“But, Mr. Burgomaster,” resumed he, in an agitated voice, “you are too just not to pay attention to one thing: the wound of the brute-tamer does not prevent him from continuing his trade; the death of my horse prevents me from continuing my journey; therefore, he ought to indemnify me.”
The judge considered he had already done a good deal for Dagobert, in not making him responsible for the wound of the Prophet, who, as we have already said, exercised a certain influence over the Catholics of the country by the sale of his devotional treasures, and also from its being known that he was supported by some persons of eminence. The soldier’s pertinacity, therefore, offended the magistrate, who, reassuming his lofty air, replied, in a chilling tone: “You will make me repent my impartiality. How is this? Instead of thanking me, you ask for more.”
“But, Mr. Burgomaster, I ask only for what is just. I wish I were wounded in the hand, like the Prophet, so that I could but continue my journey.”
“We are not talking of what you wish. I have pronounced sentence—there is no more to say.”
“But, Mr. Burgomaster—”
“Enough, enough. Let us go to the next subject. Your papers?”
“Yes, we will speak about my papers; but I beg of you, Mr. Burgomaster, to have pity on those two children. Let us have the means to continue our journey, and—”
“I have done all I could for you—perhaps, more than I ought. Once again, your papers!”
“I must first explain to you—”
“No! No explanation—your papers!—Or would you like me to have you arrested as a vagabond?”
“I tell you that, if you refuse to show me your papers, it will be as if you had none. Now, those people who have no papers we take into custody till the authorities can dispose of them. Let me see your papers, and make haste!—I am in a hurry to get home.”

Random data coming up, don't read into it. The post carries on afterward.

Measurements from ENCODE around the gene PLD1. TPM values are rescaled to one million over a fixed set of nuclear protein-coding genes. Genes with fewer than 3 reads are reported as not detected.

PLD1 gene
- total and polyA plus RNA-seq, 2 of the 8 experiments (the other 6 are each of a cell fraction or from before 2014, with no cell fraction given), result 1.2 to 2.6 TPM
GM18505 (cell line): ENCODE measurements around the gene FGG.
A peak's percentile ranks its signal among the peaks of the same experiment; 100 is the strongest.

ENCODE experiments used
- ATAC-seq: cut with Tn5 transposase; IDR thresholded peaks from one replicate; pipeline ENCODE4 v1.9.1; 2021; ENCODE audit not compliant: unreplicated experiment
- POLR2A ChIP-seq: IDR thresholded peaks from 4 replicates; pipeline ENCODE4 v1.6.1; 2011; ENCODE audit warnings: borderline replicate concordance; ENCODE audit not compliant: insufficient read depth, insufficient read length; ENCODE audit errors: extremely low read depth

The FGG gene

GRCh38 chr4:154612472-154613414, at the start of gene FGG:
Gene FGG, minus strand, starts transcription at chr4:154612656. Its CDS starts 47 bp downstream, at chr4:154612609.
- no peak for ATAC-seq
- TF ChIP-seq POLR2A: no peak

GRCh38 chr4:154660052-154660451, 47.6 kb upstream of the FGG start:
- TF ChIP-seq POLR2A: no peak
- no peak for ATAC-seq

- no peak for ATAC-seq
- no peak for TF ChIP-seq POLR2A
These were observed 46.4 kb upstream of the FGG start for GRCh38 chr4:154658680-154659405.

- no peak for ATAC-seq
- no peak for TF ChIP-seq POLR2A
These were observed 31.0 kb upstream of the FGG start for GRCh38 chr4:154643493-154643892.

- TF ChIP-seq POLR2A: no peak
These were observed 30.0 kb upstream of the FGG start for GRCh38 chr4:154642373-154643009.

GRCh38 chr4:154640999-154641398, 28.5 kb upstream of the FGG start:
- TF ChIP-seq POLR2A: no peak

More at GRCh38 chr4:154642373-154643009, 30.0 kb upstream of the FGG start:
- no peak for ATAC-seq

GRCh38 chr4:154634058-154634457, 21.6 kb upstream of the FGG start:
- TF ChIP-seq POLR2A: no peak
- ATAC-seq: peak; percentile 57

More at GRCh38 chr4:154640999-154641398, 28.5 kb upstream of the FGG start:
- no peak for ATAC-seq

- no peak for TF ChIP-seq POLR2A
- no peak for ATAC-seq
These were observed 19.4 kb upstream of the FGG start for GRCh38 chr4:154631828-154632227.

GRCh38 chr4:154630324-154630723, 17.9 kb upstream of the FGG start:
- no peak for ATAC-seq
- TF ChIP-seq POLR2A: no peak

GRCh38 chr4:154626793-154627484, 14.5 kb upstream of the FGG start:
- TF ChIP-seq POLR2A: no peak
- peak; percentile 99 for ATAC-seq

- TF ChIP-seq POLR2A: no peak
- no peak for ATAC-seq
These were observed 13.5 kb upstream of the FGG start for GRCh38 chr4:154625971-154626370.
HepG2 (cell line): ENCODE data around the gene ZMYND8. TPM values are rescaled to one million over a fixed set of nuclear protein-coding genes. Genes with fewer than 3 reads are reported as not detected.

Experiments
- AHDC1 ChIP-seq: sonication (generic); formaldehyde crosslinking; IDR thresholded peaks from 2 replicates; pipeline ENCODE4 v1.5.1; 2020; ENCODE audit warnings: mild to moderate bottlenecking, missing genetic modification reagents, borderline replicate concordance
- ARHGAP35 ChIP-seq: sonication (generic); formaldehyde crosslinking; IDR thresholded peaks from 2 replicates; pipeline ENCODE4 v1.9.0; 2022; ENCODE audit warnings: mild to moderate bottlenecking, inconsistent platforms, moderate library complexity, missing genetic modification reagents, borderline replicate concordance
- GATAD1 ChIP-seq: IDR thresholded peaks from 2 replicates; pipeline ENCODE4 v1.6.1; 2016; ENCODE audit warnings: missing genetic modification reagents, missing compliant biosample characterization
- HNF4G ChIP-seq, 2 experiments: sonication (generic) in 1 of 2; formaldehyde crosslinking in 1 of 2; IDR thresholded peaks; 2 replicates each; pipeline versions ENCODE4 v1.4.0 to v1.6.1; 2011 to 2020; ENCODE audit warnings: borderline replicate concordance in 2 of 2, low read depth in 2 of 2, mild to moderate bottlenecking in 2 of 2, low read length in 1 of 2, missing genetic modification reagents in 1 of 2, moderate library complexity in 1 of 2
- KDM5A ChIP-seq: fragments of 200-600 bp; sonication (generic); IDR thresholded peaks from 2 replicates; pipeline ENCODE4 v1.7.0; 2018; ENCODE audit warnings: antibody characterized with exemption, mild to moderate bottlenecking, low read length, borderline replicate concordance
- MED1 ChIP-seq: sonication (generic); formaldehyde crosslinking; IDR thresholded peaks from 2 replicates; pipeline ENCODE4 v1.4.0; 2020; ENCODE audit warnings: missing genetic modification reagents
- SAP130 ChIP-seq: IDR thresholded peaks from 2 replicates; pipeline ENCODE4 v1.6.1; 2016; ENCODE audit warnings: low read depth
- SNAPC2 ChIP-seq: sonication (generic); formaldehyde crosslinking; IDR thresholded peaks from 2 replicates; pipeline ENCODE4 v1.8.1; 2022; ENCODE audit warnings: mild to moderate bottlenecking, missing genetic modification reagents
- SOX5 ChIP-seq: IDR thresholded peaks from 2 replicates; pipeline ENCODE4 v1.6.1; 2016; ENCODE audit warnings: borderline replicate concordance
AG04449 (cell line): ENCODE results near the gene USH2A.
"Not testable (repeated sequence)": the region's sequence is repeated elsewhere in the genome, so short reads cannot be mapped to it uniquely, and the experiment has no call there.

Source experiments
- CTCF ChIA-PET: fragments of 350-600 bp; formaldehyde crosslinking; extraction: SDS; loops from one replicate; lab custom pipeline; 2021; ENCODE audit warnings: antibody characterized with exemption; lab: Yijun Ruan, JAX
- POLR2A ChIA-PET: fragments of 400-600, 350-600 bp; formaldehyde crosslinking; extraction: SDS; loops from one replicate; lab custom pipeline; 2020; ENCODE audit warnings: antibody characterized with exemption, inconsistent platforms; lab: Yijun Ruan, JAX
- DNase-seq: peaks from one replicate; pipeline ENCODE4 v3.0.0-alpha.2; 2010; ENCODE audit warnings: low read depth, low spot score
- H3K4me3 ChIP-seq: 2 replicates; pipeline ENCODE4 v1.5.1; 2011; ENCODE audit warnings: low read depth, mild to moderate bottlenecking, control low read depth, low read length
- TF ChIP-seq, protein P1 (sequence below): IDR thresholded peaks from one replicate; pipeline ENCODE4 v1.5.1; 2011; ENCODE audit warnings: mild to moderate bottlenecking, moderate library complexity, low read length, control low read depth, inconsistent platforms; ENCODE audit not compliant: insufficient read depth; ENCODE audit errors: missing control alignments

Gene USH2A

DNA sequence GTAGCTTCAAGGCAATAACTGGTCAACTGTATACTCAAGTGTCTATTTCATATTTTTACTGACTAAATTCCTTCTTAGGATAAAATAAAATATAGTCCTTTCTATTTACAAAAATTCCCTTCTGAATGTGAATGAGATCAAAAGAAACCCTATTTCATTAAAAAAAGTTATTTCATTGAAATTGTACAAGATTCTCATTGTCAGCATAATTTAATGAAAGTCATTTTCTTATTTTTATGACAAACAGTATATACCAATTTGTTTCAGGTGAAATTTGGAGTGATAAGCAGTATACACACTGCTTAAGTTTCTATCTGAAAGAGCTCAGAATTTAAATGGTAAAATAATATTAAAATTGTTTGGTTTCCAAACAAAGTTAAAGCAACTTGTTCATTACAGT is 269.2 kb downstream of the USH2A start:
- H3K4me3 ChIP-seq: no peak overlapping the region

Dagobert’s position was the more distressing, as for a moment he had indulged in sanguine hope. The last blow was now added to all the veteran had suffered since the commencement of this scene, which was a cruel as well as dangerous trial, for a man of his character—upright, but obstinate—faithful, but rough and absolute—a man who, for a long time a soldier, and a victorious one, had acquired a certain despotic mariner of treating with civilians.
At these words—“your papers,” Dagobert became very pale; but he tried to conceal his anguish beneath an air of assurance, which he thought best calculated to gain the magistrate’s good opinion. “I will tell you all about it, Mr. Burgomaster,” said he. “Nothing can be clearer. Such a thing might happen to any one. I do not look like a beggar and a vagabond, do I? And yet—you will understand, that an honest man who travels with two young girls—”
“No more words! Your papers!”
At this juncture two powerful auxiliaries arrived to the soldier’s aid. The orphans, growing more and more uneasy, and hearing Dagobert still talking upon the landing-place, had risen and dressed themselves; so that just at the instant, when the magistrate said in a rough voice—“No more words! Your papers!”—Rose and Blanche holding each other by the hand, came forth from the chamber.